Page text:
Build Empathy and More with Play

Doing Good Newsletter


It seems counter-intuitive, but some researchers say that starting "school learning" too soon can actually slow academic progress. That's because young children are wired to learn through active exploration, so they need plenty of time for play. Yet playtime has decreased both at school and at home. Some schools have eliminated recess altogether, and at home there is more focus on screentime, enrichment activities, and protectiveness. Play is a critical way to acquire knowledge, build imagination, enhance mental and physical health, and practice social skills. Just as important, research indicates that play can help children develop empathy and compassion.

-Jenny Friedman, Executive Director


Make a Difference.....

Dress Up
Explore Nature
Solitary Play

It's important to provide your child with lots of opportunities for free, unstructured play. Here's why it matters.

  • Pretending to be someone else when you play, and acting out their feelings and actions, has been shown to increase empathy. Encourage your child to imagine she's a doctor, school bus driver, U.S. president, pirate or parent. Interestingly, empathy also increases when children are asked to imagine themselves as inanimate objects, animals or plants.

  • Play in nature. This not only helps develop a respect for other living things, but it also hones observational skills, fosters independence and encourages a sense of wonder.

  • When children cooperate on a project (building a fort, playing house), they learn to negotiate and compromise and take into account many points of view. Similarly, board games require kids to think about what's going on in the minds of other players so they can make strategic moves.

  • Solitary play is also important. It nurtures creativity and exploration, and helps children de-stress and learn to be comfortable being alone.
  • Play can enhance your relationship with your child, too. When you tune in to your child as he or she plays, you gain a window into their way of looking at the world. Plus, playing together gives you an opportunity to model empathy by asking questions, sharing feelings and showing respect for your child's viewpoint.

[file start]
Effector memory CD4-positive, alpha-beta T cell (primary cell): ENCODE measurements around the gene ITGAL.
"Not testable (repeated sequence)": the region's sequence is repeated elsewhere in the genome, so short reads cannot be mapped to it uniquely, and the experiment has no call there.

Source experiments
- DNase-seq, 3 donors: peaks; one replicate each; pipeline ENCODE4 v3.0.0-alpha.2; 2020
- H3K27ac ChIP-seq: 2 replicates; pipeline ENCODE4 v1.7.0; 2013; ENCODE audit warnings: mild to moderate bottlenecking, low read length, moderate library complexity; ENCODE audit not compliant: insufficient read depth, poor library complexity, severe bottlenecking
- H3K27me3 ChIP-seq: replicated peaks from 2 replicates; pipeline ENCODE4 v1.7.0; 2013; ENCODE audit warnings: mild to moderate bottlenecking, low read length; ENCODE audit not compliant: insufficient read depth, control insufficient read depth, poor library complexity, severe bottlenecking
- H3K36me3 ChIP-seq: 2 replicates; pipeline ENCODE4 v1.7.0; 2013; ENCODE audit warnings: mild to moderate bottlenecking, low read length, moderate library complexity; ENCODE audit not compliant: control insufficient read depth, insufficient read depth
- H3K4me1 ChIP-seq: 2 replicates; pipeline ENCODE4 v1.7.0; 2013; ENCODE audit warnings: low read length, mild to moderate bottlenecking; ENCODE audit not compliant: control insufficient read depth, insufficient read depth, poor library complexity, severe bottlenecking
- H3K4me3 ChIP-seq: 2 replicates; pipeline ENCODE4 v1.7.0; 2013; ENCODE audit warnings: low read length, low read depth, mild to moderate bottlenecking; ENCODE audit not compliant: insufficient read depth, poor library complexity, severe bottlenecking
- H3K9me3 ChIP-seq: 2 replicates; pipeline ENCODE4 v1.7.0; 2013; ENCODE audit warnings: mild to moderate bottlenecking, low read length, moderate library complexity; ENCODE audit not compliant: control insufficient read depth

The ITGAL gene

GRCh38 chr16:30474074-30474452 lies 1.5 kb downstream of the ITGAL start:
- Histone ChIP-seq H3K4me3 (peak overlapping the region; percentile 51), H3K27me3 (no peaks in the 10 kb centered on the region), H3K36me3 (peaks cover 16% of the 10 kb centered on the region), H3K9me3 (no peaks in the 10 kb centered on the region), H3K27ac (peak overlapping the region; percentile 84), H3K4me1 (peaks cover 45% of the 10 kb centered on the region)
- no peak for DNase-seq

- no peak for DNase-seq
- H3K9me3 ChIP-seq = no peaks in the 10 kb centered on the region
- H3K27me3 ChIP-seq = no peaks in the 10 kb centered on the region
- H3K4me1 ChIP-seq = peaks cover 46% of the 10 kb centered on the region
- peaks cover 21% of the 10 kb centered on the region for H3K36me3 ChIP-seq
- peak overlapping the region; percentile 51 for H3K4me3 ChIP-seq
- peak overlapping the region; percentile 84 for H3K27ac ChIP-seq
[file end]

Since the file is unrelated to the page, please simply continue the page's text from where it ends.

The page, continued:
Talk About It.....

Even if your children are playing with friends, you can bring up how their behavior impacts others. If they treat someone unkindly, talk about how it made their friend feel and how to make amends. When you and your child play together, ask open-ended questions rather than ones that can be answered with a simple yes or no. This can keep the conversation going and encourage imagination, empathy and critical thinking. Some examples:

  • Wow! Tell me more about that!

  • How do you think Carlos felt when his mom said he had to go home?

  • Kayla looks like she's feeling left out. What could you do to include her?

  • Do you think kids at the playground should share their toys with kids they don't know?

  • What would you do if you had a real backhoe like this?

  • How do you feel about that?

  • What happened next?

  • How many different things can you think of that we could do with this empty box?

  • How could we make a house for your teddy bear?

Learn About It.....

For more information about helping your child navigate the digital world, consider these resources:

Not a Box by Antoinette Portis. This wonderfully simple book celebrates the power of imagination and play.

For adults who want a closer look at all the reasons play matters, check out Edutopia's infographic .






"Play is our brain's favorite way of learning."
— Diane Ackerman, American poet, author, naturalist